The more than 6,000 animals in Russia’s largest zoo have been caught up in the worst fight between Russia and the West since the Cold War. A wide-ranging ban on Western food announced this week by the Kremlin has forced a sudden diet change for creatures that eat newly forbidden fruit.
The sanctions against meat, fish, fruits and vegetables from the United States, the European Union and other Western countries were intended to strike a counterblow to nations that have hit Russia over its role in Ukraine’s roiling insurgency. But the measures will also have an impact on stomachs at the zoo.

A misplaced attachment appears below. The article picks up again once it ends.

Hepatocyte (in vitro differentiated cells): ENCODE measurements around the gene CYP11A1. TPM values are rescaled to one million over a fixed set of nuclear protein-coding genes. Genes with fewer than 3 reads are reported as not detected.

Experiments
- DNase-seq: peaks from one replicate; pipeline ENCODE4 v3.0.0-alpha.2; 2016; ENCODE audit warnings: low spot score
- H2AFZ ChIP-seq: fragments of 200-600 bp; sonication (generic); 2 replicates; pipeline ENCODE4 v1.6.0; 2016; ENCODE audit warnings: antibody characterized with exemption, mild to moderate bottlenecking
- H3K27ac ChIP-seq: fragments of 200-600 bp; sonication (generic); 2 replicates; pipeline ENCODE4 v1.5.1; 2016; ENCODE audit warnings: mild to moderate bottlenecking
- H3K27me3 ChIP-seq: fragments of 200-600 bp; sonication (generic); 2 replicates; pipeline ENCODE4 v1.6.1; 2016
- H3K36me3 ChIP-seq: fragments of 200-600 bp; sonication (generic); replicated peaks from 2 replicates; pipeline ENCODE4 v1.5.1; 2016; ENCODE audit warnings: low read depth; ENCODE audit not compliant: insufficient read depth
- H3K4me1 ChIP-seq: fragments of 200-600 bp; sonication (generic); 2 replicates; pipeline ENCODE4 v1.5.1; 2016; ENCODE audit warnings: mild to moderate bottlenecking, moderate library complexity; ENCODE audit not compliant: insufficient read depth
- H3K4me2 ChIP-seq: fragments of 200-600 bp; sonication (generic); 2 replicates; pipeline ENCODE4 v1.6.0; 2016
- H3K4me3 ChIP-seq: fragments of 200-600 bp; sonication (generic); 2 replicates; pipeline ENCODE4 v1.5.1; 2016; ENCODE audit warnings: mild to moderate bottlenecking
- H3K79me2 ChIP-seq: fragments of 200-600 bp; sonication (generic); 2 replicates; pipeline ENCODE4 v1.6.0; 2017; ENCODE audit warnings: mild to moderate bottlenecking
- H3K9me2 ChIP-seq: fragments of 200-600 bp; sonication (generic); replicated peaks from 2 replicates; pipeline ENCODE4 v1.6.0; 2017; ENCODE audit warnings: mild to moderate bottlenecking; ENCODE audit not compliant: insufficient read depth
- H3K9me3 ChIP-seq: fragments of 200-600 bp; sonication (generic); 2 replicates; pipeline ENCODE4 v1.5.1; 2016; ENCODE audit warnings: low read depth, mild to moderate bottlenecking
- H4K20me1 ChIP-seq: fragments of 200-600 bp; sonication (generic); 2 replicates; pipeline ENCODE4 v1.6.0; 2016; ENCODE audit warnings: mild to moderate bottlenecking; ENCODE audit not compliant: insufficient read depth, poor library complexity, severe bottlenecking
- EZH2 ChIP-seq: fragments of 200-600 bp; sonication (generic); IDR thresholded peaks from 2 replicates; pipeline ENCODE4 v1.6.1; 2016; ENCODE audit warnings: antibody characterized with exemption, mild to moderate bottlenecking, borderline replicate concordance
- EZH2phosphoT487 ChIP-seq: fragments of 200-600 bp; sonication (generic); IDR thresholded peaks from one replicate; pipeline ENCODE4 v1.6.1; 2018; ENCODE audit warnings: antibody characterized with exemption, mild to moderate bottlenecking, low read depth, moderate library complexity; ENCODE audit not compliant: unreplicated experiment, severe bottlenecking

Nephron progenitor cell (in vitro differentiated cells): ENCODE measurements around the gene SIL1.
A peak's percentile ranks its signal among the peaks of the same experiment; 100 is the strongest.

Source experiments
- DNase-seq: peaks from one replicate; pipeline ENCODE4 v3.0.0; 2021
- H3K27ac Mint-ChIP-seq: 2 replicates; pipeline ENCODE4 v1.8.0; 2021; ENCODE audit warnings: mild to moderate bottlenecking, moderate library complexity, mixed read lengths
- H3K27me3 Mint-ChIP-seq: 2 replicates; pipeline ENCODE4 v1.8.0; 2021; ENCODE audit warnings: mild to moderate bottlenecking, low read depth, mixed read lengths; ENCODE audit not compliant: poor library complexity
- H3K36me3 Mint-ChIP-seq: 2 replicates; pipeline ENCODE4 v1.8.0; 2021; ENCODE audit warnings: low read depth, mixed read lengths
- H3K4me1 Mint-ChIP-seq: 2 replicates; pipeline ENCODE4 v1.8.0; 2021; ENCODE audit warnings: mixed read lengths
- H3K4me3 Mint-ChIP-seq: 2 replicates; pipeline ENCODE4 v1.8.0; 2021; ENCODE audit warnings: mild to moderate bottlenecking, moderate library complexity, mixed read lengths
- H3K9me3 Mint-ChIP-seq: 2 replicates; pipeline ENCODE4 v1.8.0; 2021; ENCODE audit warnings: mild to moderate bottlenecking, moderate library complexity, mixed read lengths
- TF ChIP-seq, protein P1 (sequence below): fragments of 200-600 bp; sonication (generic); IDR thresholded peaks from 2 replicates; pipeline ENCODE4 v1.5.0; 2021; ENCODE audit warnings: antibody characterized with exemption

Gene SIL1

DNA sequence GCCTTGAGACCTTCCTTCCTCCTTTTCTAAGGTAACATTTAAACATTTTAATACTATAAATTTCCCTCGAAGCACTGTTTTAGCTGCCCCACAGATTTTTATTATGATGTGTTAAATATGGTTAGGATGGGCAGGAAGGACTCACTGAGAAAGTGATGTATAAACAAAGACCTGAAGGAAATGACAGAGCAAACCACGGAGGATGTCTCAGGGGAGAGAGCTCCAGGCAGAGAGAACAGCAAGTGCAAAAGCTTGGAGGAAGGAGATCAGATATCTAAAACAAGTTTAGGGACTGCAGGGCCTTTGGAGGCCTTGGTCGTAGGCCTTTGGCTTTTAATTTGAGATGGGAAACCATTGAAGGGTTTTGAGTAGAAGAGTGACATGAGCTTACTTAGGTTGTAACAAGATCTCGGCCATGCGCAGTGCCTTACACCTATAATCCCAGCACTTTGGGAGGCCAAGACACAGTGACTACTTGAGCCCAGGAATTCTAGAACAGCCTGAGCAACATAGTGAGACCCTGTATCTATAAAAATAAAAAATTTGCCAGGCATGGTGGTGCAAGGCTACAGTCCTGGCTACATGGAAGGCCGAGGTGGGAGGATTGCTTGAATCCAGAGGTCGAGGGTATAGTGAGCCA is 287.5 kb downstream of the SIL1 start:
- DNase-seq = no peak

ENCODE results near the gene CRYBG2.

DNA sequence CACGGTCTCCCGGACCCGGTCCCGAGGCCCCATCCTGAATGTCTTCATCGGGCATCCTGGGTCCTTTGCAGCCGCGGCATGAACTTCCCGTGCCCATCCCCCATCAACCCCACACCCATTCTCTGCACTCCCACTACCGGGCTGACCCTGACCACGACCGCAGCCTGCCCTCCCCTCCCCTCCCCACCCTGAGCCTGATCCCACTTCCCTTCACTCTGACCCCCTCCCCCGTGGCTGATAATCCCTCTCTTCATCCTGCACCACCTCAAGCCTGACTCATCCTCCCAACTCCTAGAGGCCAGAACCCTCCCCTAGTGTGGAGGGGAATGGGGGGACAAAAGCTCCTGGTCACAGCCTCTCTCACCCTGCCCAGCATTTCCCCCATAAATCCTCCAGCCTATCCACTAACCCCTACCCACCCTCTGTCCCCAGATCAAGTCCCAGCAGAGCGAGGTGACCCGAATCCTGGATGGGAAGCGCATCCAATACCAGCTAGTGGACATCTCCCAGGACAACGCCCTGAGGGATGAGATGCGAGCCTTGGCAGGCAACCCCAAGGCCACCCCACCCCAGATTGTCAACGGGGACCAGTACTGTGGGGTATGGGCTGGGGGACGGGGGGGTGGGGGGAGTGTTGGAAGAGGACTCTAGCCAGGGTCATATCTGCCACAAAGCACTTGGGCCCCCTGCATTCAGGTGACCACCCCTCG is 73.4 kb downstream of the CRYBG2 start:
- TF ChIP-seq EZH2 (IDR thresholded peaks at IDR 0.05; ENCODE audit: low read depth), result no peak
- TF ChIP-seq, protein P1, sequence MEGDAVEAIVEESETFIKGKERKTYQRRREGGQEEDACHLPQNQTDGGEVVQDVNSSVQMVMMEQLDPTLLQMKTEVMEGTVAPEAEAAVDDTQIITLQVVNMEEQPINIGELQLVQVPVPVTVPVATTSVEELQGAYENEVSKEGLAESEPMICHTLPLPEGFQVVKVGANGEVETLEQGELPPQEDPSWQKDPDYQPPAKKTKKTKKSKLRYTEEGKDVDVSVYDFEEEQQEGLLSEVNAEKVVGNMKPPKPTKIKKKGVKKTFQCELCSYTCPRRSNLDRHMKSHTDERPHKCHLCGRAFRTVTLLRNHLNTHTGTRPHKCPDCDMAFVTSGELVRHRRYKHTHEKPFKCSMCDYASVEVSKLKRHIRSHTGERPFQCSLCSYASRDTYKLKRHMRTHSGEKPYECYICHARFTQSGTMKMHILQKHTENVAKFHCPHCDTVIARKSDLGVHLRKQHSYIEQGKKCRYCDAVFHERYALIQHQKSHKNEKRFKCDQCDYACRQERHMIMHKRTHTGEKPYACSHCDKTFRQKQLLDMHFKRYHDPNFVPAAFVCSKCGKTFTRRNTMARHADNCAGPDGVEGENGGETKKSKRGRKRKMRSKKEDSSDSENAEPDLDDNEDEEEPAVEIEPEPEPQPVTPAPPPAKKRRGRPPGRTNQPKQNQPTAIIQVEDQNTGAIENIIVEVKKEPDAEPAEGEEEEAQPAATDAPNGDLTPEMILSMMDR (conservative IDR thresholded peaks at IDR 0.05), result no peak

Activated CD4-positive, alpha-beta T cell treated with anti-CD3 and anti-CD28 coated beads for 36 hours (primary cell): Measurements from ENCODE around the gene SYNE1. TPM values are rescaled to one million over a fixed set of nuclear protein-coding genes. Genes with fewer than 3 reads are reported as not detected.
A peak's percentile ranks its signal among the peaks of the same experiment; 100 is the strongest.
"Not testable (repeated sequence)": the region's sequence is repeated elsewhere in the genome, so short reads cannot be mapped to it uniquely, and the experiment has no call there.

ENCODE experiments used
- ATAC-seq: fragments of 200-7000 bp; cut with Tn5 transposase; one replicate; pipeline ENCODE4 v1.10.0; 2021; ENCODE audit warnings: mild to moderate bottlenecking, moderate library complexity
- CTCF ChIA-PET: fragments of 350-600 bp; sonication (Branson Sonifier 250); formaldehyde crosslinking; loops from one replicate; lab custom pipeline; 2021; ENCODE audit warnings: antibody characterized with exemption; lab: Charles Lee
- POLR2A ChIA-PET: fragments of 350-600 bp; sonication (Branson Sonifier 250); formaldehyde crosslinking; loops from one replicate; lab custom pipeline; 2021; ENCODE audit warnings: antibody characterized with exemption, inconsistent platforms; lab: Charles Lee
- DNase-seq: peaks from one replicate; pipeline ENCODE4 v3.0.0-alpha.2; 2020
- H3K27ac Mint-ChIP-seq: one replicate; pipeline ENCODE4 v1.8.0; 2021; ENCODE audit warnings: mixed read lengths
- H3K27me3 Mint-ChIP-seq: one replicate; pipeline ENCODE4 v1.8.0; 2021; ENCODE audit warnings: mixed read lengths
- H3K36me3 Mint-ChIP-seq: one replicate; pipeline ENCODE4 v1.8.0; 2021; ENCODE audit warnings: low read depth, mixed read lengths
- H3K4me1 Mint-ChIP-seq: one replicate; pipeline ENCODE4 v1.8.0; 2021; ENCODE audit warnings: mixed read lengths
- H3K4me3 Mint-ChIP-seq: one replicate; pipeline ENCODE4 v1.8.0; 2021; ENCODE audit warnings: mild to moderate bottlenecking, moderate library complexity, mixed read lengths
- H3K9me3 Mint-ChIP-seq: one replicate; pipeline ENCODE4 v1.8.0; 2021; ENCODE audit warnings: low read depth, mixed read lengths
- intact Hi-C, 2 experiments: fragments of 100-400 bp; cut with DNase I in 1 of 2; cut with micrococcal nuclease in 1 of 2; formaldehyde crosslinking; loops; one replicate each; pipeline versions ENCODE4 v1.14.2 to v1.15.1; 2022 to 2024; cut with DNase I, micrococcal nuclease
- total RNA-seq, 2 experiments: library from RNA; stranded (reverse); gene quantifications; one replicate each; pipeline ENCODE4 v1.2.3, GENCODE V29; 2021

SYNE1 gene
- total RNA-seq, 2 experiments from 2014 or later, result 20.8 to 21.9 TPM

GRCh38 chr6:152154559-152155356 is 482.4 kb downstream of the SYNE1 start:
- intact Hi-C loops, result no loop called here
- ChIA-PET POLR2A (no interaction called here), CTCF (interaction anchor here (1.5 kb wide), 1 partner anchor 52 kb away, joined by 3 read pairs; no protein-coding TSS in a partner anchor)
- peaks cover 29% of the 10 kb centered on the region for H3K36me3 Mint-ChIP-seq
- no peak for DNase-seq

The sea lions crack open Norwegian shellfish. The cranes peck at Latvian herring. The orangutans snack on Dutch bell peppers. Now the venerable Moscow Zoo needs to find politically acceptable substitutes to satisfy finicky animal palates.
“They don’t like Russian food,” zoo spokeswoman Anna Kachurovskaya said. “They’re extremely attached to what they like, so it’s a hard question for us.
The penguins still live in a Cobdenite world:
The penguins eat fish from Argentina — whose food sales to Russia have not been blocked and are politically in the clear.
But the Ramsey rules are relevant for some of the primates:
Orangutans, gorillas and monkeys are particularly finicky eaters at the zoo, but Kachurovskaya said they would eventually adapt.
“In the wild, they eat what they have, not what they want,” she said.
The story is here.